James Gregor (New Brunswick:Transaction Publishers, 1995) 283 pp.
The book before us is an introduction into Marxist theory and the failures of the Chinese and Soviet revolutions, listing not only the mistakes made, but also their sources, and making it a point to show how later generations recognized these mistakes and attempted to rectify them. Readers who are unfamiliar with these subjects will find this book an easy and interesting eye-opener, while experts may find the background material, which takes up much of the book, slightly tedious and often repetitious. Issues involving development theory and national or international economics are illuminated, without recourse to intimidating jargon, explaining both the theory, its application and the human costs of poverty and suffering under both regimes.
Something of a surprise is the fact that this book has a hidden agenda. While the book states its purpose in the introduction as giving an account of the transformation of Marxist ideas into those of Mao Zedong and its effects on China, as well as speculation about the political future of China, it is, in fact, an explanation, defense and recommendation of Sun Yat-sen's ideology and theory Expressions such as "Sun Yat-sen's response to imperialism, on the other hand, was clearly more thoughtful, responsible and productive of positive consequences," make it quite clear that the purpose of this book is not so much a criticism of Mao, or his use of Marxist theory, but an acclaim of Sun Yat-sen.
There is no successful link between these two themes. The reader finds himself faced, in fact, with two books: one on Marxism and its misapplication in China, the other on Sun Yat-sen and the successful application of his theories in Taiwan. The chapters attempting to stitch the two halves of the book together bear the strain of this confusion, and are the only vague chapters in the book. Since Gregor claims that Mao's interpretation of communism was based in its entirety on Stalin, and his purpose is to recommend Sun's "developmental nationalism" as a future strategy for China, it should be of little surprise that Marxism, China and Development dedicates almost half of its discussion, not to Marxism or China, but to the USSR, Sun Yat-sen and Taiwan. The book alternates between four main themes -- Marxist theory; Sun Yatsen's ideas; communism in the Soviet Union and China; and development in Taiwan -- rather than delivering a chronological account of events. They run as parallel yet interdependent strands through the book. This serves a clear purpose but can often be confusing. The author swings back and forth between these four to explain both the sources of Mao's ideas and the reasons for consequent failure as result of the misapplication of Marxist ideas.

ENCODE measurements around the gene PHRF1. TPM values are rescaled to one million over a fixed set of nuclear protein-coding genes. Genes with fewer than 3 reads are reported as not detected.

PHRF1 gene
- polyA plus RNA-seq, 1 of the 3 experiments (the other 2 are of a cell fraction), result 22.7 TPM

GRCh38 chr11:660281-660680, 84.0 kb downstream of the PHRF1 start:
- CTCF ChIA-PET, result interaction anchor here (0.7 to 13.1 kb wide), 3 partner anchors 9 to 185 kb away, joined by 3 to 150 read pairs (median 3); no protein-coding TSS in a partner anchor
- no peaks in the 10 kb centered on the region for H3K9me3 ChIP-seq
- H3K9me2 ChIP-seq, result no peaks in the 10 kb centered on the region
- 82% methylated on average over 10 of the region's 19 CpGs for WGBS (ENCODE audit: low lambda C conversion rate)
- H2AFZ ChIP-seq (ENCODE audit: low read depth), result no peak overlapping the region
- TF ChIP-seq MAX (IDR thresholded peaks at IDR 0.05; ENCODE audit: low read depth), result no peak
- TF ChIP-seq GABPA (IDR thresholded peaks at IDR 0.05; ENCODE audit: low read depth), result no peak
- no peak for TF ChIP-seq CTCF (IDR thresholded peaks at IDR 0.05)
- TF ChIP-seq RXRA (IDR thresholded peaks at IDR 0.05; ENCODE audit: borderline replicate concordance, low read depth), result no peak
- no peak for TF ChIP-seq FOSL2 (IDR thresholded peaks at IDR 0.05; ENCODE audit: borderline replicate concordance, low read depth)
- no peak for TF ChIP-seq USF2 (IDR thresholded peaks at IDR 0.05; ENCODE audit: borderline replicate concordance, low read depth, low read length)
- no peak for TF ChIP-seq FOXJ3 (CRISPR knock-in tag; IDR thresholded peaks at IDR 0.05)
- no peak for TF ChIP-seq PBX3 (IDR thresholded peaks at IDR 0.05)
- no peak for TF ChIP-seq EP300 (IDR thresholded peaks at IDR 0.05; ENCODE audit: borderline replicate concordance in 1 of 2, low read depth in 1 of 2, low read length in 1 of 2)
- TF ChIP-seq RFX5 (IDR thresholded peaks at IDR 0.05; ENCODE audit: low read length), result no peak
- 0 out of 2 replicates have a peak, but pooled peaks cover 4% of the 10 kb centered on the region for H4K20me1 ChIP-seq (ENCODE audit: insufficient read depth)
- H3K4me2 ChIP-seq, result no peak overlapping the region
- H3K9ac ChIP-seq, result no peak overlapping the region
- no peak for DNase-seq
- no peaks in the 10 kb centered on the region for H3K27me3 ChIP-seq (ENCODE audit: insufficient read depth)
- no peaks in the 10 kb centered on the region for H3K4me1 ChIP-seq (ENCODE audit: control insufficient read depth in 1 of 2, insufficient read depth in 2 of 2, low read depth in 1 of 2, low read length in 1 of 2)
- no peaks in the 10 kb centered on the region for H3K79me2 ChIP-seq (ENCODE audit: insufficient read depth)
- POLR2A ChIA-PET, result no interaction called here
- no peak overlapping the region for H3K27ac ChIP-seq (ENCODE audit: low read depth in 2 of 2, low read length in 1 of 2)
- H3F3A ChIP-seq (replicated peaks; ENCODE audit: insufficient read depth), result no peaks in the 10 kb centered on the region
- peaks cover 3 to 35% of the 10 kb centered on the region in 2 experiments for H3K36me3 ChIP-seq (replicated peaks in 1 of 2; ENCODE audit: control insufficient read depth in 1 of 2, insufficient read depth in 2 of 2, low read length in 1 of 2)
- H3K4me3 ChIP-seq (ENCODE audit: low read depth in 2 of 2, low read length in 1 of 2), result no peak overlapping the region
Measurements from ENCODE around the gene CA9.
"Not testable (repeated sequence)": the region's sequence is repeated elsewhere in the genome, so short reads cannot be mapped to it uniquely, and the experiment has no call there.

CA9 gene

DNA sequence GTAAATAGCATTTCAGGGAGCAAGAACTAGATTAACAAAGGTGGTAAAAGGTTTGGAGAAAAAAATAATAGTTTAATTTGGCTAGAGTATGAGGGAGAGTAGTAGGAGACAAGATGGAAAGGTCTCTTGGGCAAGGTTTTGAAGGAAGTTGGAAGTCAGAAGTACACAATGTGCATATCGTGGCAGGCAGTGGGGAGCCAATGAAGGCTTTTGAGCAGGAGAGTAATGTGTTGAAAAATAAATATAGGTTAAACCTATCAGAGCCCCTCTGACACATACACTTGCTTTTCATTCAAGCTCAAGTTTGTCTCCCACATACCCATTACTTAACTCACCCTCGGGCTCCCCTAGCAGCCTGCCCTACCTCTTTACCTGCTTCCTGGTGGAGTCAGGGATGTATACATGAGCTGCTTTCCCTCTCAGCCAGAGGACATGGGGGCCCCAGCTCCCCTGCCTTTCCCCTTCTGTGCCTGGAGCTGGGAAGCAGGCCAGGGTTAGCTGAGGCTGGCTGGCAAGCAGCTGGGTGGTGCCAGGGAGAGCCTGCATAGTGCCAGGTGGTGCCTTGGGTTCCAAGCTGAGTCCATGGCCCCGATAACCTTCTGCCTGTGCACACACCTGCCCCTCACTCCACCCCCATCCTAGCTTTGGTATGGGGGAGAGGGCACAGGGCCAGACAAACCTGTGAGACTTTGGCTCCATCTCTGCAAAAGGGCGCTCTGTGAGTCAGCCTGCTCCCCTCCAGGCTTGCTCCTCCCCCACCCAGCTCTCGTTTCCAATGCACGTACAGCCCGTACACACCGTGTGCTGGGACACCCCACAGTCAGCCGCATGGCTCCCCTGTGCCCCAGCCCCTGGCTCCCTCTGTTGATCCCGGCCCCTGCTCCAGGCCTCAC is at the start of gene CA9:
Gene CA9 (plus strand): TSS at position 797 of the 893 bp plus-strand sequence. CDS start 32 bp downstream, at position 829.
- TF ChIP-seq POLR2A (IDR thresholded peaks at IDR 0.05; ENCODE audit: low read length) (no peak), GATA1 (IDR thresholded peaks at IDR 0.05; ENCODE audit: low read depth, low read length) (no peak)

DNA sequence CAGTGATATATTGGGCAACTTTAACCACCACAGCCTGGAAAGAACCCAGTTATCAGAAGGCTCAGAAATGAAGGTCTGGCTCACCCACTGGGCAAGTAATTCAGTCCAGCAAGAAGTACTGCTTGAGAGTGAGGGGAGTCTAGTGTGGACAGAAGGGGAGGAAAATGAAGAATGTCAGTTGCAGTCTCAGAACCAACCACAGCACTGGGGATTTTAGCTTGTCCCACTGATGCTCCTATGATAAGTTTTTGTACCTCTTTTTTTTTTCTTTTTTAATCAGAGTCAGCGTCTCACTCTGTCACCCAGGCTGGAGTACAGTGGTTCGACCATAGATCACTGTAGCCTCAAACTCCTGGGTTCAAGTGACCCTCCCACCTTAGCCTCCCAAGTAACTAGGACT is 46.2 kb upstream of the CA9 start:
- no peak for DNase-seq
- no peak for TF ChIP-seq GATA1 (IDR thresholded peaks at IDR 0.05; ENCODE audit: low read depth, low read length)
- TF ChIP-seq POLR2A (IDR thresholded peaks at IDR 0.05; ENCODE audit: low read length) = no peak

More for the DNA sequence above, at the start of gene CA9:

The first half of the book is a story of failure, the realization of it and attempts at adaption. Mao had a very limited understanding of Marxian ideas, writes Gregor. Unacquainted with the writings of Marx and Engels he claimed that peasants could replace a proletariat. Mao "socialized" the Chinese economy in conformity with the non-market planning of the Stalinist model, with fateful consequences for those compelled to suffer it. His ignorance of general...